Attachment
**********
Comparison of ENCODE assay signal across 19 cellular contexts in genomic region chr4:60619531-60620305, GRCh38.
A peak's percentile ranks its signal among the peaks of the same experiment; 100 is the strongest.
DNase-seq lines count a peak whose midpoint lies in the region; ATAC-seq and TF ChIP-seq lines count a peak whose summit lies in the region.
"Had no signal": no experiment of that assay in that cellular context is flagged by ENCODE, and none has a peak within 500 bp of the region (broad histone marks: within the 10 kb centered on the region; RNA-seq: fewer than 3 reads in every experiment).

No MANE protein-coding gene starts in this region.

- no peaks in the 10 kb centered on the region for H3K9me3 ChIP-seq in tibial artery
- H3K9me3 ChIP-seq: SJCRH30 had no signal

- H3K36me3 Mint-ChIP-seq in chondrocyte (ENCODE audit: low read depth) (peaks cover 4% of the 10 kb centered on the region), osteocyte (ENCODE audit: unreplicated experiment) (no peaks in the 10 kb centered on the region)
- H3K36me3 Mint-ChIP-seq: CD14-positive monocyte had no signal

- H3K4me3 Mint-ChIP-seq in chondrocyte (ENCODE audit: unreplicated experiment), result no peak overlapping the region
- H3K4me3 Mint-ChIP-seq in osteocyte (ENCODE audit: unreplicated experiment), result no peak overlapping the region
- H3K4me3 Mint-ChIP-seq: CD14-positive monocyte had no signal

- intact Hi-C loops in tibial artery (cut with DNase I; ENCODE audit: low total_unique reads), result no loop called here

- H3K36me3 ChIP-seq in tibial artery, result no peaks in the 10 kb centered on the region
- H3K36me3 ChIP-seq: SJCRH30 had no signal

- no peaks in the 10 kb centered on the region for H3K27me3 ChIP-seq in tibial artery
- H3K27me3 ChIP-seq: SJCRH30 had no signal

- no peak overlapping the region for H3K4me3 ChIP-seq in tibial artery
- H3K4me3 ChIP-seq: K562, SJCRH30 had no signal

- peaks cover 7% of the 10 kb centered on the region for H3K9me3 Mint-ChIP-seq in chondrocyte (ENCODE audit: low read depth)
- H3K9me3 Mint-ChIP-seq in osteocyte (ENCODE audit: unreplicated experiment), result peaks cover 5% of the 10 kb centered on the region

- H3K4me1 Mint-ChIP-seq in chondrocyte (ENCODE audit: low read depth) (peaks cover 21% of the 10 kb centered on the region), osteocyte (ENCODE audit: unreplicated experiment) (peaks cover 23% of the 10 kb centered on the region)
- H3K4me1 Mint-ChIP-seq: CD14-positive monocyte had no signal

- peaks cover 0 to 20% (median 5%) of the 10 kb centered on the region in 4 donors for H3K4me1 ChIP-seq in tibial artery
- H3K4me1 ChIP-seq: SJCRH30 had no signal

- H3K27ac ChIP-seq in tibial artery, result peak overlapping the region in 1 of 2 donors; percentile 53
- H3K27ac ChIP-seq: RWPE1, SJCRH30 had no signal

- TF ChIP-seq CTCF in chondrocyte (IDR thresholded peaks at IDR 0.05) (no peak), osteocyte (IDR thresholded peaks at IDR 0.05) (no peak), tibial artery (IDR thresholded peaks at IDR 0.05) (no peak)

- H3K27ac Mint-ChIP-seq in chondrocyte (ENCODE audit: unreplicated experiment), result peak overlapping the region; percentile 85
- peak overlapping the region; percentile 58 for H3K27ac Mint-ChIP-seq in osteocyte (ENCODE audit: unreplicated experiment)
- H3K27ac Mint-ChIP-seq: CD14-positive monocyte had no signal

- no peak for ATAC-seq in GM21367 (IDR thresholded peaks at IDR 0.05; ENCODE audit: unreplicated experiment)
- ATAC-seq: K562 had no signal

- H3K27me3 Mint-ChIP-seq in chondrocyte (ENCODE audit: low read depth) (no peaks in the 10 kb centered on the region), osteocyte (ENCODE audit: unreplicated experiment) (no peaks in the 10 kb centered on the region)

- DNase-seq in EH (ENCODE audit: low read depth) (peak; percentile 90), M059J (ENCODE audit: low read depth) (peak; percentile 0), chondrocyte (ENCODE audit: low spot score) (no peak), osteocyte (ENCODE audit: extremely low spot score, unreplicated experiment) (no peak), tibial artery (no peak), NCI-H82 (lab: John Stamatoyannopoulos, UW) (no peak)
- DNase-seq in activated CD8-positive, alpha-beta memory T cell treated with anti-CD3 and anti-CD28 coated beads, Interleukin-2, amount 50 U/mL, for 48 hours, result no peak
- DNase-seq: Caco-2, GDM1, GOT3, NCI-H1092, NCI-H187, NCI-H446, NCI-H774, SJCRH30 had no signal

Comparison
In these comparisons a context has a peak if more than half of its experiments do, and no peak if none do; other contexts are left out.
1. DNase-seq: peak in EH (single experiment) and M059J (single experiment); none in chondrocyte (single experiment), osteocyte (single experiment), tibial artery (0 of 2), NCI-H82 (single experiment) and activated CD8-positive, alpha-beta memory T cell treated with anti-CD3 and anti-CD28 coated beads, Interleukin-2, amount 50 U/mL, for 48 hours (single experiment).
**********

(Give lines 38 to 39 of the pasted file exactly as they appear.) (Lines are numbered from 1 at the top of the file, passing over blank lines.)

Comparison
In these comparisons a context has a peak if more than half of its experiments do, and no peak if none do; other contexts are left out.